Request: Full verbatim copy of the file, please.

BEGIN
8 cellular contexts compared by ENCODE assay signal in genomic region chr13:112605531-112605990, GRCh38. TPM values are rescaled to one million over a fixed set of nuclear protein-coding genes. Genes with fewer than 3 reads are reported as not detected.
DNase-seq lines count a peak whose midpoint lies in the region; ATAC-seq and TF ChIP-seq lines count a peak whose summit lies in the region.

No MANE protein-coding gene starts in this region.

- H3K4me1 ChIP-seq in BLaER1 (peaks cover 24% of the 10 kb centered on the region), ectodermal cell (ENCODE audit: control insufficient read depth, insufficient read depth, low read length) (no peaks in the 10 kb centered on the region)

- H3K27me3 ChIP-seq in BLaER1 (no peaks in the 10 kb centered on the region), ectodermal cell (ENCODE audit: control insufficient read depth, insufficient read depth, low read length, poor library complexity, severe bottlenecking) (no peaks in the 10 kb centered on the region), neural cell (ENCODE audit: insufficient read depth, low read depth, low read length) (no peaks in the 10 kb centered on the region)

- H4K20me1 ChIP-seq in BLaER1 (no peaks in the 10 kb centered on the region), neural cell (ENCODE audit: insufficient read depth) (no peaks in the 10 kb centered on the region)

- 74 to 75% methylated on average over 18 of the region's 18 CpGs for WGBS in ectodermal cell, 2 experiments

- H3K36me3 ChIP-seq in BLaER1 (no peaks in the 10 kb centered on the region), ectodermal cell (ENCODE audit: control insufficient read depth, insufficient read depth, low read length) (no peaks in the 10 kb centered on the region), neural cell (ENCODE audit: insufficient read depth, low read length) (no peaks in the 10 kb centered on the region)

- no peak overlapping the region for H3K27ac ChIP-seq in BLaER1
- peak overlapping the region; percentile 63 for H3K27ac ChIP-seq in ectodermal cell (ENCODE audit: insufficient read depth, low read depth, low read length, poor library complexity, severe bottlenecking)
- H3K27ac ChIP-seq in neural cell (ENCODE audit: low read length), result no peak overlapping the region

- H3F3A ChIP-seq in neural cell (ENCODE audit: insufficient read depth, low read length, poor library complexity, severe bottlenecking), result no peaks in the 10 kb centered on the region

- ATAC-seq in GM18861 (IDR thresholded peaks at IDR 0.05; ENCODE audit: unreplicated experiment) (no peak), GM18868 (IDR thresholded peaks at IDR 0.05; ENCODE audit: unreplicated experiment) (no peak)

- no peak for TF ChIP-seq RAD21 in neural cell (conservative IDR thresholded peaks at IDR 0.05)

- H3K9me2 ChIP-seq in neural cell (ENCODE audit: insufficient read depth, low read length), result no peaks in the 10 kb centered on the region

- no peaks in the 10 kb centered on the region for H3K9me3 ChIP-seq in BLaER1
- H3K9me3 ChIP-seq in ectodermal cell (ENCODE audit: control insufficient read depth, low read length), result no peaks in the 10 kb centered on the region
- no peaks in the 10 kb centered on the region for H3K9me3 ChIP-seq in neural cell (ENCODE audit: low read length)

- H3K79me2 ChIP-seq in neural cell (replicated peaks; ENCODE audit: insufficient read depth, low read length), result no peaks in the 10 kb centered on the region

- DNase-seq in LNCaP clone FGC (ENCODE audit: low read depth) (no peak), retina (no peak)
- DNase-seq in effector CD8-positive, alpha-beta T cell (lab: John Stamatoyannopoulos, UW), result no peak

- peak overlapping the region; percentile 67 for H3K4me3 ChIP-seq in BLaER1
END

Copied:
8 cellular contexts compared by ENCODE assay signal in genomic region chr13:112605531-112605990, GRCh38. TPM values are rescaled to one million over a fixed set of nuclear protein-coding genes. Genes with fewer than 3 reads are reported as not detected.
DNase-seq lines count a peak whose midpoint lies in the region; ATAC-seq and TF ChIP-seq lines count a peak whose summit lies in the region.

No MANE protein-coding gene starts in this region.

- H3K4me1 ChIP-seq in BLaER1 (peaks cover 24% of the 10 kb centered on the region), ectodermal cell (ENCODE audit: control insufficient read depth, insufficient read depth, low read length) (no peaks in the 10 kb centered on the region)

- H3K27me3 ChIP-seq in BLaER1 (no peaks in the 10 kb centered on the region), ectodermal cell (ENCODE audit: control insufficient read depth, insufficient read depth, low read length, poor library complexity, severe bottlenecking) (no peaks in the 10 kb centered on the region), neural cell (ENCODE audit: insufficient read depth, low read depth, low read length) (no peaks in the 10 kb centered on the region)

- H4K20me1 ChIP-seq in BLaER1 (no peaks in the 10 kb centered on the region), neural cell (ENCODE audit: insufficient read depth) (no peaks in the 10 kb centered on the region)

- 74 to 75% methylated on average over 18 of the region's 18 CpGs for WGBS in ectodermal cell, 2 experiments

- H3K36me3 ChIP-seq in BLaER1 (no peaks in the 10 kb centered on the region), ectodermal cell (ENCODE audit: control insufficient read depth, insufficient read depth, low read length) (no peaks in the 10 kb centered on the region), neural cell (ENCODE audit: insufficient read depth, low read length) (no peaks in the 10 kb centered on the region)

- no peak overlapping the region for H3K27ac ChIP-seq in BLaER1
- peak overlapping the region; percentile 63 for H3K27ac ChIP-seq in ectodermal cell (ENCODE audit: insufficient read depth, low read depth, low read length, poor library complexity, severe bottlenecking)
- H3K27ac ChIP-seq in neural cell (ENCODE audit: low read length), result no peak overlapping the region

- H3F3A ChIP-seq in neural cell (ENCODE audit: insufficient read depth, low read length, poor library complexity, severe bottlenecking), result no peaks in the 10 kb centered on the region

- ATAC-seq in GM18861 (IDR thresholded peaks at IDR 0.05; ENCODE audit: unreplicated experiment) (no peak), GM18868 (IDR thresholded peaks at IDR 0.05; ENCODE audit: unreplicated experiment) (no peak)

- no peak for TF ChIP-seq RAD21 in neural cell (conservative IDR thresholded peaks at IDR 0.05)

- H3K9me2 ChIP-seq in neural cell (ENCODE audit: insufficient read depth, low read length), result no peaks in the 10 kb centered on the region

- no peaks in the 10 kb centered on the region for H3K9me3 ChIP-seq in BLaER1
- H3K9me3 ChIP-seq in ectodermal cell (ENCODE audit: control insufficient read depth, low read length), result no peaks in the 10 kb centered on the region
- no peaks in the 10 kb centered on the region for H3K9me3 ChIP-seq in neural cell (ENCODE audit: low read length)

- H3K79me2 ChIP-seq in neural cell (replicated peaks; ENCODE audit: insufficient read depth, low read length), result no peaks in the 10 kb centered on the region

- DNase-seq in LNCaP clone FGC (ENCODE audit: low read depth) (no peak), retina (no peak)
- DNase-seq in effector CD8-positive, alpha-beta T cell (lab: John Stamatoyannopoulos, UW), result no peak

- peak overlapping the region; percentile 67 for H3K4me3 ChIP-seq in BLaER1